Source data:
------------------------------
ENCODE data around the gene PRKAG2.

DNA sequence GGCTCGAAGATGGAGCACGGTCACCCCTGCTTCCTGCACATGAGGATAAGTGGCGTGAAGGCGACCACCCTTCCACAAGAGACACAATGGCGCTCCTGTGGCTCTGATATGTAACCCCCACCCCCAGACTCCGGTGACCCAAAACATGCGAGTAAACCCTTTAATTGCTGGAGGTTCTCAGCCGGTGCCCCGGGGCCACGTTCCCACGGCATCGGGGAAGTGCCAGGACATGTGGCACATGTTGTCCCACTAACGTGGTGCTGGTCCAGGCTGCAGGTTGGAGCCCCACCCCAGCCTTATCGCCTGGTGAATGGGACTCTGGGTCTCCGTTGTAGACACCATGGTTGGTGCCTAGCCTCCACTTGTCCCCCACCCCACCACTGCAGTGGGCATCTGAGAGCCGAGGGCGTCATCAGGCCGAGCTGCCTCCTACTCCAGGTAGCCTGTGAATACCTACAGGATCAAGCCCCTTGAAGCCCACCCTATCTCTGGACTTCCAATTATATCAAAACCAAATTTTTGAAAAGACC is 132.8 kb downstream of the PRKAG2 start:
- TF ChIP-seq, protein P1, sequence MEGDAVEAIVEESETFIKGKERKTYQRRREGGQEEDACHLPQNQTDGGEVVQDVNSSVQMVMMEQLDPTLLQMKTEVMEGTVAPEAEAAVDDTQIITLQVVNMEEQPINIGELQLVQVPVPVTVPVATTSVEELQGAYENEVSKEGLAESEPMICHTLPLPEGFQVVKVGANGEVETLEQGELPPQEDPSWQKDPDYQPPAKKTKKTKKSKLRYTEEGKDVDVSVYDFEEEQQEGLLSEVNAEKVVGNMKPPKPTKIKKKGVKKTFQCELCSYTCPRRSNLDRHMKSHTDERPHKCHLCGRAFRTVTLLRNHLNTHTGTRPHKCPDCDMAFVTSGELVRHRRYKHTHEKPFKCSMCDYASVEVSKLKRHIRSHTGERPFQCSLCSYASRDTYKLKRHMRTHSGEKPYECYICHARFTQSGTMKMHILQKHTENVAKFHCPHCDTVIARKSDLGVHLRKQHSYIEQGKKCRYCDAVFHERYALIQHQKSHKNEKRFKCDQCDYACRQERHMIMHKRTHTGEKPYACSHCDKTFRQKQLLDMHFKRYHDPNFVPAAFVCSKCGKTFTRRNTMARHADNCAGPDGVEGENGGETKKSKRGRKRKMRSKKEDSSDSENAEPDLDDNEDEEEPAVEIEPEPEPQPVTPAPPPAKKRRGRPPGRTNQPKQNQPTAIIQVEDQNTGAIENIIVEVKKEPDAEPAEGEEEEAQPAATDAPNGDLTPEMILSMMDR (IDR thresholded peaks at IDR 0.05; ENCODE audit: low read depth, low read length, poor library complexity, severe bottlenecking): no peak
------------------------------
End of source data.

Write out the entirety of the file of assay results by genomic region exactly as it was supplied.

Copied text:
ENCODE data around the gene PRKAG2.

DNA sequence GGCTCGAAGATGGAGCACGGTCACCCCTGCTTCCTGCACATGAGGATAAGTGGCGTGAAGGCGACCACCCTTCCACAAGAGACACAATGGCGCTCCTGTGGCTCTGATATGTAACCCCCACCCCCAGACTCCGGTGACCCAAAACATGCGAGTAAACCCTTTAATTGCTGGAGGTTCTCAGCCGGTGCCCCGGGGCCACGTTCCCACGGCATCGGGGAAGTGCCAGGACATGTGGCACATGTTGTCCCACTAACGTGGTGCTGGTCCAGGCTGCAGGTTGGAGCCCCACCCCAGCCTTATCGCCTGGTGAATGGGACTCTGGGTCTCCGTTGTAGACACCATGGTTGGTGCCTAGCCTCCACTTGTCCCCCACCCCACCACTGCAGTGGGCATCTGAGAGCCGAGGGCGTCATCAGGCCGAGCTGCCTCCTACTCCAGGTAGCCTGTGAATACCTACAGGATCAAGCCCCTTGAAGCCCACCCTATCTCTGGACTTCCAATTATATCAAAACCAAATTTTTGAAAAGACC is 132.8 kb downstream of the PRKAG2 start:
- TF ChIP-seq, protein P1, sequence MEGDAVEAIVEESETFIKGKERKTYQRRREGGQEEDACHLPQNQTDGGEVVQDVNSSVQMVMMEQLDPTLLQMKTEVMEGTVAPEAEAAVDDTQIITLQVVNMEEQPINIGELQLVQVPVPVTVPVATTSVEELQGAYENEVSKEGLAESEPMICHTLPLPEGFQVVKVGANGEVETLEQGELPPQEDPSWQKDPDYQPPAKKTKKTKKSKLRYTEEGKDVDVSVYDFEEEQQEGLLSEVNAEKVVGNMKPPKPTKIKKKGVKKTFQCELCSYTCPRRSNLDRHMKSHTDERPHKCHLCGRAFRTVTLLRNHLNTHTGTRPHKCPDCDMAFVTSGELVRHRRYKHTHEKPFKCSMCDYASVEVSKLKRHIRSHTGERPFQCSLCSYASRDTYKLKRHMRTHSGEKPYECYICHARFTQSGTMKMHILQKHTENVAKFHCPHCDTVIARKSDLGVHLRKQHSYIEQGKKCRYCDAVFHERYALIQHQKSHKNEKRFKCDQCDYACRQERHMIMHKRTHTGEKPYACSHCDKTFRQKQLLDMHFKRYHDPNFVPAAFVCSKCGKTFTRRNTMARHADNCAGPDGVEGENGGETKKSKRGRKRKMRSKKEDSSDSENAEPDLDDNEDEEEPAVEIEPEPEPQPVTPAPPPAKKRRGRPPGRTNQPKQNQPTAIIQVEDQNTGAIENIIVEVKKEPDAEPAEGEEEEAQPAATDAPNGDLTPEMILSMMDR (IDR thresholded peaks at IDR 0.05; ENCODE audit: low read depth, low read length, poor library complexity, severe bottlenecking): no peak